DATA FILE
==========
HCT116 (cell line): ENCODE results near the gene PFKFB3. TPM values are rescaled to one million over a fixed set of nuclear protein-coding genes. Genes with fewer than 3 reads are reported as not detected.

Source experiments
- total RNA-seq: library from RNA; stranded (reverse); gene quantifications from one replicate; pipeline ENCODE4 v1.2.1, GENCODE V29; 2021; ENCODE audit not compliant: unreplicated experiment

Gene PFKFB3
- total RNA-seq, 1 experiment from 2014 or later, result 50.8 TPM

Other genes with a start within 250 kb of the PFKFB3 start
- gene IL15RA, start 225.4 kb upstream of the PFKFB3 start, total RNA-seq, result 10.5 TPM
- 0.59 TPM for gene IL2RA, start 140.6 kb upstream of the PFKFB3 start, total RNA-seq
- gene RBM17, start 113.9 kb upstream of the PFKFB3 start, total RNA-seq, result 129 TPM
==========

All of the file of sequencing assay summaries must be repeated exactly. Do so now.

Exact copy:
HCT116 (cell line): ENCODE results near the gene PFKFB3. TPM values are rescaled to one million over a fixed set of nuclear protein-coding genes. Genes with fewer than 3 reads are reported as not detected.

Source experiments
- total RNA-seq: library from RNA; stranded (reverse); gene quantifications from one replicate; pipeline ENCODE4 v1.2.1, GENCODE V29; 2021; ENCODE audit not compliant: unreplicated experiment

Gene PFKFB3
- total RNA-seq, 1 experiment from 2014 or later, result 50.8 TPM

Other genes with a start within 250 kb of the PFKFB3 start
- gene IL15RA, start 225.4 kb upstream of the PFKFB3 start, total RNA-seq, result 10.5 TPM
- 0.59 TPM for gene IL2RA, start 140.6 kb upstream of the PFKFB3 start, total RNA-seq
- gene RBM17, start 113.9 kb upstream of the PFKFB3 start, total RNA-seq, result 129 TPM